Convergence Partners Executive Chairman Andile Ngcaba: Tech is at the Heart of Things for This Believer in the Power and Potential of the Internet

Andile Ngcaba

Andile Ngcaba

Technology has been Andile Ngcaba’s passion, hobby, and profession for four decades. “It’s been fun all along and I’ve been enjoying it,” he says. “And there is no dull moment, every day is a wonderful day.”

As a student in the 1970s, Andile Ngcaba was opening up radios to study their circuitry. He travelled the world to receive training in communications technology. He was also active in the anti- Apartheid movement in South Africa, later helping to establish the party headquarters of the African National Congress in Johannesburg. He headed the organisation’s IT department, and was responsible for launching the country’s Centre for Development of Information and Telecommunications Policy.

These days, the businessman divides his time between California’s Bay Area and the countries where Convergence Partners has investments: West Africa, East Africa and Southern Africa. Andile Ngcaba shared with the company’s projects and spoke about the role he believes technology will play in world development.

“Technology is my hobby,” he says, pointing to a wall covered with gadgets. “Technology is also my profession. I speak about it, I implement it.” Technology, he believes, changes people’s lives. “That is what I’ve seen over the years, and that is what makes me to continue to do this. Have you ever seen someone using the Internet for the first time in their lives?” He has, and he remembers the wonder on their faces.

Andile Ngcaba believes that ignorance tops the list of the challenges facing the world. “The Internet today brings about enlightenment. Ignorance is as dangerous to society as — if not worse than — not having food or water.”

The executive travels throughout Africa — visiting colleges in Ghana, Togo, Cameroon, Uganda, Kenya, Zambia — hailing the transformative power of connectivity and technology.

“That’s what really sparked me to have that excitement every day in my life, I don’t get bored. I don’t get frustrated.” Ngcaba has spent most of his life making sure that ordinary people, non-profits and businesses have access to the Internet. “That’s what I live for. It’s a very simple life. It’s beautiful when you see the Internet changing people, changing the lives of a community, of a start-up. That’s what makes me tick.”

Ngcaba has big dreams for Africa. When he first pitched his ideas to a bank — plans to build a satellite, lay a submarine cable, to connect every city to the web — the financial advisors politely passed on the opportunity. But another bank soon recognised the project’s potential. “These are now my colleagues, who are bankers. I’m a technologist.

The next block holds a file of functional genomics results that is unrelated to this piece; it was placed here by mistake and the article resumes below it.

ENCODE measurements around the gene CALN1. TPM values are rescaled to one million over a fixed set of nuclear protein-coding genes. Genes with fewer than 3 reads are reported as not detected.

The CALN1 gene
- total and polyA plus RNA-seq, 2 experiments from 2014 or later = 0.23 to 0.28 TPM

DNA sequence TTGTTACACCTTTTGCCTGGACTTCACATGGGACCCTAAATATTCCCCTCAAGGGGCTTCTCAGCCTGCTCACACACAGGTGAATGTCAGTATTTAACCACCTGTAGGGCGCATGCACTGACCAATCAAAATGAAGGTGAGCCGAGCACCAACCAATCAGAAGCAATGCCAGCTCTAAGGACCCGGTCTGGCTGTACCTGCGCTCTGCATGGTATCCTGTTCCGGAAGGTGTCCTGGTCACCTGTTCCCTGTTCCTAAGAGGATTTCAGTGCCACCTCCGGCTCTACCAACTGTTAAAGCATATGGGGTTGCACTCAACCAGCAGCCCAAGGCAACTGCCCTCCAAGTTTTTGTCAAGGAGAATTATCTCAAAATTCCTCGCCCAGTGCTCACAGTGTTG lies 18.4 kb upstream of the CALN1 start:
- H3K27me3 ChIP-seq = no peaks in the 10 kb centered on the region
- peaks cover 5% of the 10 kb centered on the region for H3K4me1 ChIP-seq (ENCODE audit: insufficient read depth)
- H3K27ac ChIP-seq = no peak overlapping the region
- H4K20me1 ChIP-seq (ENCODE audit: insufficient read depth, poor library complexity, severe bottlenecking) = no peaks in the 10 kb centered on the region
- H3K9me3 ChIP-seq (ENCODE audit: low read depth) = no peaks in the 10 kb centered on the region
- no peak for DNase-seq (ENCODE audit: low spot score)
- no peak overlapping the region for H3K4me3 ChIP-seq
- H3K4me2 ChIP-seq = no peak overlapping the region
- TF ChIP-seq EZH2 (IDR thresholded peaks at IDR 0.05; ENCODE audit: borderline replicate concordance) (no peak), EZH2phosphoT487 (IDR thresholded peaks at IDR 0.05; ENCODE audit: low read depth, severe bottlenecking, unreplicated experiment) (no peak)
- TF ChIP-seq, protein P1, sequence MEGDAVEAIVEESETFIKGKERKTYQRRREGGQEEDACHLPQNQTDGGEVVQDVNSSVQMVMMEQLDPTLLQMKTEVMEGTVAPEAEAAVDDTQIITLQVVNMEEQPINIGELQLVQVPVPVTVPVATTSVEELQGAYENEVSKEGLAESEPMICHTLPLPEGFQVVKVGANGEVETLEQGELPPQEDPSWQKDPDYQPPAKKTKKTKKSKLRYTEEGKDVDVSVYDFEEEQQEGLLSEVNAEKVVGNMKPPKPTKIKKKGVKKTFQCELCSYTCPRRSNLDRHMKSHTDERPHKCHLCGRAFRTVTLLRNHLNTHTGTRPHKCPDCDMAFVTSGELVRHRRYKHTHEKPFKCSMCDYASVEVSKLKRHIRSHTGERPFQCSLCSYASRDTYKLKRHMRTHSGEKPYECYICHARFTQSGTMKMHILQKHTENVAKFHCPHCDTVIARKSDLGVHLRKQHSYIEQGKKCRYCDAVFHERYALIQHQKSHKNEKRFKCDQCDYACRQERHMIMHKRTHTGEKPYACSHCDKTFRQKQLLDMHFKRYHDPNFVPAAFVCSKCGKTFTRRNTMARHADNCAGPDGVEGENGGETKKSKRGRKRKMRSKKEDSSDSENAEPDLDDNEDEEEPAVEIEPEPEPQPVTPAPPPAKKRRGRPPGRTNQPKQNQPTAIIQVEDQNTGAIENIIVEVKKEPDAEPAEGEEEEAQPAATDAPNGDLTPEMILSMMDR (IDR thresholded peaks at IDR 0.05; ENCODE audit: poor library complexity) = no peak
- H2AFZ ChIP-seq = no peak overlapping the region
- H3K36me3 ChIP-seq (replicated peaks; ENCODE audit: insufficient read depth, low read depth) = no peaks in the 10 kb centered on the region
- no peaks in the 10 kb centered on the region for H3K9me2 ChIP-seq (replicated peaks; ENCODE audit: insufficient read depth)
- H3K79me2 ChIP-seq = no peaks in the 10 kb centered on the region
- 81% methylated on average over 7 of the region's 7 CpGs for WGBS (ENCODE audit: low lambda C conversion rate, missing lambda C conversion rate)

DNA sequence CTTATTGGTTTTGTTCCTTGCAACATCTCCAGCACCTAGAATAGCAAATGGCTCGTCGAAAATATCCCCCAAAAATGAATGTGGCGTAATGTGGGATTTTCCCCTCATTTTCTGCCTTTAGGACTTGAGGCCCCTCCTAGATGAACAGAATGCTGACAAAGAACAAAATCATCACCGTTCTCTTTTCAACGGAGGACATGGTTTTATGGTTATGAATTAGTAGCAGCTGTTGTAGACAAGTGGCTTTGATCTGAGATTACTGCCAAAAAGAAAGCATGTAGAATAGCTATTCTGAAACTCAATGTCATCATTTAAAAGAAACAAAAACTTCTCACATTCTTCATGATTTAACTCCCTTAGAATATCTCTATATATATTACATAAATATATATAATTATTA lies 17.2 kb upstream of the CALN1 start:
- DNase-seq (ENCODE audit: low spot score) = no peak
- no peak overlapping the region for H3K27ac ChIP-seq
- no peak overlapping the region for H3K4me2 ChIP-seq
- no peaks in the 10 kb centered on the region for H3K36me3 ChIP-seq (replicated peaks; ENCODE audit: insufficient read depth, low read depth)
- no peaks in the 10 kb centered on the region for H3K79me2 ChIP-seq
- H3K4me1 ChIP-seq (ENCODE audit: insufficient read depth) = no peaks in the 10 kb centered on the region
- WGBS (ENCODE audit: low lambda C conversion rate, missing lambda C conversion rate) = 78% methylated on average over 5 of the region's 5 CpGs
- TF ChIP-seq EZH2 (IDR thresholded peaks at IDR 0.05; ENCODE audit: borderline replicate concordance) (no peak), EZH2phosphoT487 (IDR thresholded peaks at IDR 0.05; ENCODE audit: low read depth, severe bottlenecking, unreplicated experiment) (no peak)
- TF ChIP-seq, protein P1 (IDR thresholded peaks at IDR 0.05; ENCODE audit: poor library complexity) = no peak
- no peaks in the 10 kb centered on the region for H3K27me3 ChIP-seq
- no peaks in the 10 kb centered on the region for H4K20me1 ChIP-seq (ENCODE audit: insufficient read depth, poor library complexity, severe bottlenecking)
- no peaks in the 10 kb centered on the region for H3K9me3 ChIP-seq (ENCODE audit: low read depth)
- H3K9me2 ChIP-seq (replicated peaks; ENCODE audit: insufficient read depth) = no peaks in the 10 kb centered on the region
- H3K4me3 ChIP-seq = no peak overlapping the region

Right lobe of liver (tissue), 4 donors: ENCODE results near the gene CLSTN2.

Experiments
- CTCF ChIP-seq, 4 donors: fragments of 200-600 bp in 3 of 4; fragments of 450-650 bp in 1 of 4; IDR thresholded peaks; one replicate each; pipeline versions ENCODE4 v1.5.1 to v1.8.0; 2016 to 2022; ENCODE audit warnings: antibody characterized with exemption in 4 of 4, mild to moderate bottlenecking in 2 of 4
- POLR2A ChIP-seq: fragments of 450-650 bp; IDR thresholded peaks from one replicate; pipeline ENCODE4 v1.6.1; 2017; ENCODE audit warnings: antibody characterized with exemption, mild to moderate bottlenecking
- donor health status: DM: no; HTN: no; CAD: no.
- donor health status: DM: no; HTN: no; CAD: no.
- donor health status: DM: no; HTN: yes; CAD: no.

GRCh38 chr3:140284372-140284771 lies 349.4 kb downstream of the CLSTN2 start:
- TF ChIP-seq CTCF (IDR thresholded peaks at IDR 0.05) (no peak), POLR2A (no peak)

“These guys were saying: Wow, this is exciting, we think we can work with you. So for three years, they were advising me.” Then it was decided that they could “do this thing together”.

Convergence Partners has been building a portfolio of impact investments in Africa since 2006. The founding partners — Ngcaba, Brandon Doyle, Idan Segal and Stefan Ferreira — subscribe to the standards that make for investor impact. They prioritise diversity, environmental responsibility and social development, with the UN’s Sustainable Development Goals as guidelines.

“Parallel to that, return on investment is a critical issue for us … financial returns are at the centre of what we do. But impacting society is really the embodiment and the value of who I represent.

“We are now 7.9 billion people. We will soon be 10 billion people. The future of the 21st Century or the fourth industrial revolution is digital. If you invest in us, you are investing in the future.” That, he says, will make sure that the poor are uplifted, and that “ignorance does not exist in our world”.

He reminds would-be investors that when Africa goes fully digital, it will represent a market of some 1.2 billion digital users. The continent is no charity case, it’s an investment opportunity.

“The future of the world is technology,” Ngcaba asserts. “Future pandemics will be solved through technology. Also, there will be a peaceful world, free of wars. Remember, the Internet has no borders. We live in the virtual world, so the physical world is really neither here nor there. At the end of the day, if you ask me where I live? I live on the Internet.”

Life-long learners can access information through online courses. Unbanked populations can access financial services and build a credit history. Farmers can apply tech advances to improve crop yields, helping to shore-up national and regional food security.

Africa’s future will be marked by rapid tech advances, so Ngcaba and his partners are building bridges with Silicon Valley to transplant the most innovative ideas across the African continent. He expects to see big developments in these areas over the next decade.

As more technology centres open in Africa, there is an opportunity to address some of the biases and prejudices that often occur in tech development. Silicon Valley continues to receive flak for its predominately white male workforce.

Apart from his role at Convergence, Ngcaba serves as the executive chairman of inq. digital, a pan-African cloud and digital service provider. He’s also involved in early child development through incubators and start-ups, and stays connected with the preschool that was founded in 1999 by his late mother.

Even off hours, when he’s just pottering around, Ngcaba plays with a sense of purpose. He’s currently constructing a pipe framework to test some vertical farming techniques. “It’s not gardening. No, it’s really a piece of research that I’m busy with. It’s all coming together.”

Keep an eye out for his other ongoing hobby: an attempt to build an independent power source…

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